Spectacularly unsophisticated of Joyce to exalt the quarry-enclave economy all over again like some settler-lord from the 1880s.

    Would dearly love to see the impending Labour-Green coalition lift the mantle of progressive business support permanently away from its holding pattern under National – that would take 3 terms to bed in, so here’s hoping.

    • hoom 5.1

      Would dearly love to see the impending Labour-Green coalition lift the mantle of progressive business support permanently away from its holding pattern under National – that would take 3 terms to bed in, so here’s hoping.

      Isn’t that exactly what the Clark/Cullen government tried to do?
      Business scuttled off back to Nats as soon as they got a whiff of change & we all missed out on the chance to have the right wing free market deregulated economic lunacy moderated a smidgen.

  6. millsy 6

    It is true, that mining stimulates turbo-charged economic growth, but when the minerals run out, or become too uneconomic to extract, it all burns out. Ghost towns all over the country attest to that. Look at some of the towns in Central Otago.

    • Colonial Viper 6.1

      Its what you do with that wealth while it is here which is important. Buying crappy imported foreign made goods is not high on the list.

      • millsy 6.1.1

        Ironically the Greens are the only people who advocate putting the money from mining into a sovereign wealth fund. ACT and National want to use it to subsidise tax cuts, dont know what Labour want to do with it..

        • Colonial Viper 6.1.1.1

          Sovereign wealth fund is a bad idea, I have to say. You would inevitably end up having to invest it in financial products, mostly overseas, essentially feeding the beast with the goodness of what comes out of our ground.

          • millsy 6.1.1.1.1

            “You would inevitably end up having to invest it in financial products, mostly overseas, essentially feeding the beast with the goodness of what comes out of our ground.”

            Not necessarily, CV. Im thinking along the line of a source for domestic capital, and perhaps funding for infrastructure.

            ie I think the US uses its royalties for offshore oil and gas to purchase land for its national parks.

            • Colonial Viper 6.1.1.1.1.1

              Not necessarily, CV. Im thinking along the line of a source for domestic capital, and perhaps funding for infrastructure.

              Now that’s something I could back 🙂

      • lostinsuburbia 6.1.2

        But hey TVs and computers are so cheap now so Bill English says we should be happy….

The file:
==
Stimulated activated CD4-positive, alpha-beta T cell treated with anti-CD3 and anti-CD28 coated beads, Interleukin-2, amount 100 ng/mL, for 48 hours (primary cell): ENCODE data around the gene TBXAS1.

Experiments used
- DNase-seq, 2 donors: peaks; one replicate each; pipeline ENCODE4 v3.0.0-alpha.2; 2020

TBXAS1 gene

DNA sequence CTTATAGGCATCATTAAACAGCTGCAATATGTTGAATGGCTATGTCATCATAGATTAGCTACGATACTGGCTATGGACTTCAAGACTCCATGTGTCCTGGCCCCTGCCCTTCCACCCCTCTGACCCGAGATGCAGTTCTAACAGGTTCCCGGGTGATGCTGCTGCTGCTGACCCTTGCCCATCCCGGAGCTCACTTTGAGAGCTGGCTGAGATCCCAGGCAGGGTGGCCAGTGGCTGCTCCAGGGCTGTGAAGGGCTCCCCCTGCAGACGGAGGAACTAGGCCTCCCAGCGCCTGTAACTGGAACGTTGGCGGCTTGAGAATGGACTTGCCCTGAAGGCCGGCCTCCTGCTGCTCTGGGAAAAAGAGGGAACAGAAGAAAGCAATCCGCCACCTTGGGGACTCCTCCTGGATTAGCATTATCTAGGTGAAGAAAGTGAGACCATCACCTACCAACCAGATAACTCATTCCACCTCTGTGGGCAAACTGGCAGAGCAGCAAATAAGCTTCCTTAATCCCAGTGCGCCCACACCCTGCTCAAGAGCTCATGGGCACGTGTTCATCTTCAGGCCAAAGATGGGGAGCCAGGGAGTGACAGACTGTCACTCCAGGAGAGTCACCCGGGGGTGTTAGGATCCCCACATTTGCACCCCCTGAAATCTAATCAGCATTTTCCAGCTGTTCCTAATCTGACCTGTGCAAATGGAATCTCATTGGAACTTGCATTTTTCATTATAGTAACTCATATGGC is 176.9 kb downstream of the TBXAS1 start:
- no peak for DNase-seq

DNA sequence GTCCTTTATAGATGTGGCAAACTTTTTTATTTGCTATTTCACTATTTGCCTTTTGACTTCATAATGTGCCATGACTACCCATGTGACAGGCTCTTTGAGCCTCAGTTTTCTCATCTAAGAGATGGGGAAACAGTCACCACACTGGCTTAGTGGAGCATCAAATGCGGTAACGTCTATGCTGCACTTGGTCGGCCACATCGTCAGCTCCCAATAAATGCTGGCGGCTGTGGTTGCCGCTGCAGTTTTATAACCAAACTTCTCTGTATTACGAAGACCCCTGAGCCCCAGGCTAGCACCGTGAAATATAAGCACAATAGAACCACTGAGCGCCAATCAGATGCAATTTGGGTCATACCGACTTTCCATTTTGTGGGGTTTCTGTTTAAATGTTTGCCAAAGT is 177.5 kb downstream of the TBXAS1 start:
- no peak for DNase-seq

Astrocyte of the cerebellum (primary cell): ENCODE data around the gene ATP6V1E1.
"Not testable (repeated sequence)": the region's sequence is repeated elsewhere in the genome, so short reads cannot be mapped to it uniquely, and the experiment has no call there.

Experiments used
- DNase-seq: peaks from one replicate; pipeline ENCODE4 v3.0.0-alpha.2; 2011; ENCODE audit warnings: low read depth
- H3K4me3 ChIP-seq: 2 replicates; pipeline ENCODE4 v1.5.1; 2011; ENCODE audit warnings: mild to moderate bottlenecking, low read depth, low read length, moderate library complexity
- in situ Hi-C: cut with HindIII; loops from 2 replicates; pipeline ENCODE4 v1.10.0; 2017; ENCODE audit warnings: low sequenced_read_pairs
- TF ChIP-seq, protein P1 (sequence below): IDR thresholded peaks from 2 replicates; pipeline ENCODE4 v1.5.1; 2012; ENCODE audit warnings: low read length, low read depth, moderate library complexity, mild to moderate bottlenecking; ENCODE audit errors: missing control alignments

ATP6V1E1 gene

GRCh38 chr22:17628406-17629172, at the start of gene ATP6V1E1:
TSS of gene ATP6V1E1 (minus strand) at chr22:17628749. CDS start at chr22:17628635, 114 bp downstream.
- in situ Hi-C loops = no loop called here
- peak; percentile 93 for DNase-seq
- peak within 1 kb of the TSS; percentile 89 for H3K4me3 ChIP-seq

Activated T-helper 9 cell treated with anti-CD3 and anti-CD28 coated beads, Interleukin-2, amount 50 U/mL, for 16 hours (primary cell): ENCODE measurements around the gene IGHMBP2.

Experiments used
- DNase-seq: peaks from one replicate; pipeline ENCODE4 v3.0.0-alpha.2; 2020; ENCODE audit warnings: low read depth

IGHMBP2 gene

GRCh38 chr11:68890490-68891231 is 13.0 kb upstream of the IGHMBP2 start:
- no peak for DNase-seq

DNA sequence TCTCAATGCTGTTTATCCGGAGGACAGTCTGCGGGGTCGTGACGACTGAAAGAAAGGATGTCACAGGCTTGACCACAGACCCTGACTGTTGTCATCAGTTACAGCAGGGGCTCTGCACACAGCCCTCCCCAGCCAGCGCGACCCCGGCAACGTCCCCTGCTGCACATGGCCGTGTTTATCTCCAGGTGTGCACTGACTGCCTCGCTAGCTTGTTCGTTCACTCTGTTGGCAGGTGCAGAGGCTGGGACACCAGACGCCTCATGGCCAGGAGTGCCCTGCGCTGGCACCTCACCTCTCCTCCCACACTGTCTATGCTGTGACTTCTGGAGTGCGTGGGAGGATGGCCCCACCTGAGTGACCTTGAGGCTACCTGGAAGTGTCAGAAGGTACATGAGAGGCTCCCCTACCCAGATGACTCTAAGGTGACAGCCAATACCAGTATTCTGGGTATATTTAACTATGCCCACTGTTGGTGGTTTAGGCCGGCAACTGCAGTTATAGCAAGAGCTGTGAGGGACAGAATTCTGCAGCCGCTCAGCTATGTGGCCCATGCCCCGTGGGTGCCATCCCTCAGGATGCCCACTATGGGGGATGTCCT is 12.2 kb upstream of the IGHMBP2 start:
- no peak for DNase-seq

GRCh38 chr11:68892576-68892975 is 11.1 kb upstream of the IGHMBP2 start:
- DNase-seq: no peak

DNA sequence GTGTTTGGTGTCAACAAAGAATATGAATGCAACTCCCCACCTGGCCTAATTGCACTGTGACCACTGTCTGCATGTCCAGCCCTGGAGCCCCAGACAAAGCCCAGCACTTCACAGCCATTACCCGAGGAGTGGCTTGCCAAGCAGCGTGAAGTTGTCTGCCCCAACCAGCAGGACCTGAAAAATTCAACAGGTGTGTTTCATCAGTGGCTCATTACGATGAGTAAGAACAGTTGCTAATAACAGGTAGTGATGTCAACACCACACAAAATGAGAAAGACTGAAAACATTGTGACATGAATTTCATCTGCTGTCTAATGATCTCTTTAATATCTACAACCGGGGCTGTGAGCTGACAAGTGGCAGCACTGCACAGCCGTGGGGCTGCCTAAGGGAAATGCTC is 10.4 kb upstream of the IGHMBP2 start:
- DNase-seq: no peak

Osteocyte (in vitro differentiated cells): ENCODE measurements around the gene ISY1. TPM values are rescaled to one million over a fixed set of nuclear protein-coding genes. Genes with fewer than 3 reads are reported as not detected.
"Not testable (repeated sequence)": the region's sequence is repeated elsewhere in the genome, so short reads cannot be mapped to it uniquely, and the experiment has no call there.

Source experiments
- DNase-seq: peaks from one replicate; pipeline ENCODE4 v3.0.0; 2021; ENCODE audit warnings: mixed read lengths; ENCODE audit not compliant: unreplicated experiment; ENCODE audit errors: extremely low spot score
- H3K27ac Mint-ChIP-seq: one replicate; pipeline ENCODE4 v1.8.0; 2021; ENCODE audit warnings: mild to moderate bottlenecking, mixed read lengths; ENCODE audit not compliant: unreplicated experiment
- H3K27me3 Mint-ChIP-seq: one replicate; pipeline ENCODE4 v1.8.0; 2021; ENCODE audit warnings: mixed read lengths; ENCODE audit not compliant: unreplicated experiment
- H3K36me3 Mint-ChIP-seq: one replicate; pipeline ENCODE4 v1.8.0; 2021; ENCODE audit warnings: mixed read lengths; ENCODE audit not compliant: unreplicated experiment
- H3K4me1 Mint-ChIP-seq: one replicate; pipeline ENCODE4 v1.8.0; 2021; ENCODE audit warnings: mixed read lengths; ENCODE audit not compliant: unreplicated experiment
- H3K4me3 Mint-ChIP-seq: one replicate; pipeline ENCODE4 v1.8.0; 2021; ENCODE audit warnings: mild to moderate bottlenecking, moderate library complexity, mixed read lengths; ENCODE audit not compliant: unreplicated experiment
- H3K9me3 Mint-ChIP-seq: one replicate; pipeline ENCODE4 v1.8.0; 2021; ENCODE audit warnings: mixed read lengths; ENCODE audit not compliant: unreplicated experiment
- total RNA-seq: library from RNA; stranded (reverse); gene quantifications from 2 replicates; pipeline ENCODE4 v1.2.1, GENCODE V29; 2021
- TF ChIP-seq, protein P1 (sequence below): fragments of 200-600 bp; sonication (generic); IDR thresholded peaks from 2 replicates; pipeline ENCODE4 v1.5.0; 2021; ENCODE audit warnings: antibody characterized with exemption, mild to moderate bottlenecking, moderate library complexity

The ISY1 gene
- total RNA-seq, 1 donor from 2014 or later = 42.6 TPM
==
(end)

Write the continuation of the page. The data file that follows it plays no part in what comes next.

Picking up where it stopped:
Lets just trash our local environment so we shut ourselves out of other productive activities and base our economy on activities that are reliant on a number of dwindling resources e.g. easily accessible oil (cause deep sea drilling is going to do sod all really for energy security)

    • rosy 6.2

      In Central Otago it’s the ghost towns, in the Coromandel it’s environmental problems – the tailings dams that are left behind from open cast mines. The Newmont tailings dam near Waihi is massive – 40 million cubic metres – and the Tui mine tailings dam sitting above Te Aroha is a threat to waterways and the town. The mining company going bust also means the rate/taxpayer must pick up the cost stabilising it. The Golden Cross mine was also abandoned with stabilisation of the tailings dam a problem.

      (Newmont has a ‘bond’ system if I remember correctly, but I’m not sure how much, or how long it will maintain the dam under normal conditions).

      It’s one thing mining in geologically stable land miles from anywhere – quite another mining in geologically unstable, high rainfall areas. I doubt Mr Joyce cares about the difference, especially with a streamlined EPA to guide development.

      Also the royalties are minimal and the economic development can be patchy, for example Waihi is still a low income area with a relatively high proportion of people who are benefit-dependent. Not to mention the problems the locals are going through with housing damage.

  7. Tracey 7

    Isn’t it interesting that the only way out of the economic doledrums (sp?) is to do all of the things the Nats have wanted to do for decades, drill (on and offshore), sell assets and turn more inappropriate areas (like north canterbury) into dairying. People conveniently forget when comparing us to Australia that most of their mining is done in a red desert which creeps ever closer tot he shoreline. Ours is proposed in rain forest. green lush bush sustaining life (otherwise known as the ecosystem – which so many people think doesn’t matter).
    So, you do nothing, stand on the bridge and watch the ship going down then suggest we invest in higher powered binoculars to spot future icebergs.

    • prism 7.1

      Tracey
      Can’t afford binoculars and what could I do if I had them and spotted icebergs?

  8. Tracey 8

    Ah prism, it doesn’t matter that you couldn’t do anything once you spotted them, spotting them would be the achievement, doing something is aspirational and has to wait til we can afford it.

  9. prism 9

    Tracey Yeah a nice to have but….